Canine Hip Dysplasia And Dog Agility Training

Canine Hip Dysplasia (CHD) is a very common condition in dogs that is both progressive and incurable. It is more common among larger breeds that carry more weight on their hip joints, but it can occur in almost any breed. Dogs that are overweight or don’t get enough exercise tend to have more problems with dysplasia than physically fit dogs, but again the condition can present in almost any dog.

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Dysplasia is defined as an inability of the hip joint to develop as it should. The result of this improper development is a joint that does not sit properly, making walking, running, jumping and any other strenuous activity painful. Dogs with dysplasia may walk with a hobble or whimper when they put weight on the affected leg. Dysplasia can only be properly diagnosed by a trained veterinarian, so if you suspect your dog may be suffering from it you should have him examined right away.

Because canine hip dysplasia can affect a dog’s ability to walk or run properly, it can be a significant issue for those who participate in agility training. Since agility work naturally involves a dog running, jumping, weaving and climbing at full speed it might be assumed that dogs with dysplasia would be unable to participate safely, but this isn’t necessarily the case. In fact, since regular participation in agility training can help to develop the muscles, thereby taking some of the stress off of affected joints, it can actually be beneficial to dogs with dysplasia.

Staffordshire Terrier traversing dog agility A-frame.

beatrix kido / stock.adobe.com


Dysplasia doesn't always mean the end of your dog's agility training career and, so long as precautions are taken, agility training may even be beneficial.
Staffordshire Terrier traversing dog agility A-frame.

beatrix kido / stock.adobe.com


Dysplasia doesn't always mean the end of your dog's agility training career and, so long as precautions are taken, agility training may even be beneficial.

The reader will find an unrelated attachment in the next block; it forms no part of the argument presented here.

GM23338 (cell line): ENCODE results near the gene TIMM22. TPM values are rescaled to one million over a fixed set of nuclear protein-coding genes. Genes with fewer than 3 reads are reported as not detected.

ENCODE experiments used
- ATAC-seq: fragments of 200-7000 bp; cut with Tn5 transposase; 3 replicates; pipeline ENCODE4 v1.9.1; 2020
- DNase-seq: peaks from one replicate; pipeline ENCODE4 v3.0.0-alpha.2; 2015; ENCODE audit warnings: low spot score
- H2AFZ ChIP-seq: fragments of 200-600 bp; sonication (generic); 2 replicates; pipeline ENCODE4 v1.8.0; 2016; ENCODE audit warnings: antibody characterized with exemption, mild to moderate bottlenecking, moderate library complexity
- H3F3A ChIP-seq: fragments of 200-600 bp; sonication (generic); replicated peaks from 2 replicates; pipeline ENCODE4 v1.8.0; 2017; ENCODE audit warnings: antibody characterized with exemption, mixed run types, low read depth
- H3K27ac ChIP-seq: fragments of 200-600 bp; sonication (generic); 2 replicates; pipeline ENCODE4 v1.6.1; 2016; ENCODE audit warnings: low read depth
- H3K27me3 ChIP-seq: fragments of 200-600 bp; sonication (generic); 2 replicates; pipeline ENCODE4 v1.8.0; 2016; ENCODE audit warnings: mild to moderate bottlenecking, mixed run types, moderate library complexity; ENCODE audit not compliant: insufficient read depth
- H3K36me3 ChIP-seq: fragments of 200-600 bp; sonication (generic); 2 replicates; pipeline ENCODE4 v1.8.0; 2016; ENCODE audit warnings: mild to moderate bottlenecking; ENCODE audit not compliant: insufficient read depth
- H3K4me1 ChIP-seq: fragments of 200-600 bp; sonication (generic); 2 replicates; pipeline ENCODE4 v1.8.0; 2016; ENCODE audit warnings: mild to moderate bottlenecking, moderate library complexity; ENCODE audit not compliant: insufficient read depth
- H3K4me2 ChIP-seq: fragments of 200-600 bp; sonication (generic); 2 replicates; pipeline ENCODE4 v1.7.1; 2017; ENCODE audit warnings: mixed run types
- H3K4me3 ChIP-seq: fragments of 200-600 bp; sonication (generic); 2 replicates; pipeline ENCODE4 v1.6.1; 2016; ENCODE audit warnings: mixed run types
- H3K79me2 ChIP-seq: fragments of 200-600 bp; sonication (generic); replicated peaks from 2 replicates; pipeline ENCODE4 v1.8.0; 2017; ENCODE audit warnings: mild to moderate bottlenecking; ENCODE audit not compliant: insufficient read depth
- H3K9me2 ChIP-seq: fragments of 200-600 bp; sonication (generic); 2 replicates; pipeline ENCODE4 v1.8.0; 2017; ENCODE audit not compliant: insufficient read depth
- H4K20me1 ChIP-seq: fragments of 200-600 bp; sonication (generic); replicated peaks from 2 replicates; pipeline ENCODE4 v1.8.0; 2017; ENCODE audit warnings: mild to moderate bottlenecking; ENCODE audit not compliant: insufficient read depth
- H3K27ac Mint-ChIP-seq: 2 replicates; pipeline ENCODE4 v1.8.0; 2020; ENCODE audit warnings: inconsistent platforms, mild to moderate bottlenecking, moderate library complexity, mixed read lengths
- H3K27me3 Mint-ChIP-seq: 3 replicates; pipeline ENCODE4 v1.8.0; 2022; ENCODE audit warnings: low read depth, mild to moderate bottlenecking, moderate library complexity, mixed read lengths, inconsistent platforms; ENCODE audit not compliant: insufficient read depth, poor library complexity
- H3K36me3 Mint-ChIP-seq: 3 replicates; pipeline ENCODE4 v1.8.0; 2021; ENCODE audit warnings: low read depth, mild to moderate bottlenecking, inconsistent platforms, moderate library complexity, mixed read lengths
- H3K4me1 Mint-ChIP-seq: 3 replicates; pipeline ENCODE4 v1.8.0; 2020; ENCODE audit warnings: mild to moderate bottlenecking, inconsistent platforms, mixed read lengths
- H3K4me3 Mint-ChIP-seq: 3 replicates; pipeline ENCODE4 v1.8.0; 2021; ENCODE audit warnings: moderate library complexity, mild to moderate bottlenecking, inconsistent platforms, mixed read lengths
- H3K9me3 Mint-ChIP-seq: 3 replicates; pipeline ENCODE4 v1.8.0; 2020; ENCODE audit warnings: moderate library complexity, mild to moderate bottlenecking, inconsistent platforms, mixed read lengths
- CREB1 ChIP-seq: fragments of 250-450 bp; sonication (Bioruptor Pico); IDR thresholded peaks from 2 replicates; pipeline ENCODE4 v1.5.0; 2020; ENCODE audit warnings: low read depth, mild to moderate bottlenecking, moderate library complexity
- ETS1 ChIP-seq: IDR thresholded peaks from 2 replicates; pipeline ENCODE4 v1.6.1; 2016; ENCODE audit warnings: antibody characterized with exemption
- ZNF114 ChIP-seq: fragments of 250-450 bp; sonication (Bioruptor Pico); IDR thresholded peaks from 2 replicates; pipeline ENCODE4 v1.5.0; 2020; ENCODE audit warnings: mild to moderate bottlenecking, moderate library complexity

On the other hand, while agility training in itself doesn’t cause dysplasia, the repeated full throttle motions involved can possibly exacerbate existing cases of the condition. Dogs don’t have an off switch so they will continue to give it their all, often despite being in considerable pain. And because they can’t talk, they can’t let us know when they are experiencing pain or discomfort. It is up to the handler to be aware of his dog’s condition and take any necessary precautions to avoid serious injury.

Canine Hip Dysplasia Doesn't Mean The End Of Your Dog's Agility Training Career

So where does all this leave dog owners who are involved in agility training? Does a diagnosis of canine hip dysplasia necessarily mean you have to call your dog’s agility career quits? The answer is no, not necessarily. While it is important to be aware of any existing dysplasia, it may be possible to continue your training without hurting your dog, provided you proceed carefully.

Once your vet has made a diagnosis, he can discuss the specifics of your dog’s health with you. Not all cases of dysplasia are the same… some are more severe than others. In less severe cases, there are steps you can take to relieve your dog’s pain and improve his overall health so that the condition doesn’t develop too quickly. Non-steroidal anti-inflammatories and natural supplements have all been used successfully to manage pain.

Regular exercise can actually help to keep your dog’s weight in a healthy range and develop the muscles, which can take some strain off of affected joints. Agility training is not necessarily forbidden in dogs with canine hip dysplasia, but if you know your dog has the condition you should remain aware of his health at all times and stop training at the first signs of distress. With the proper approach, your dog can live a long, healthy and pain free life doing the things that he loves.

American College of Veterinary Surgeons: Canine Hip Dysplasia

 

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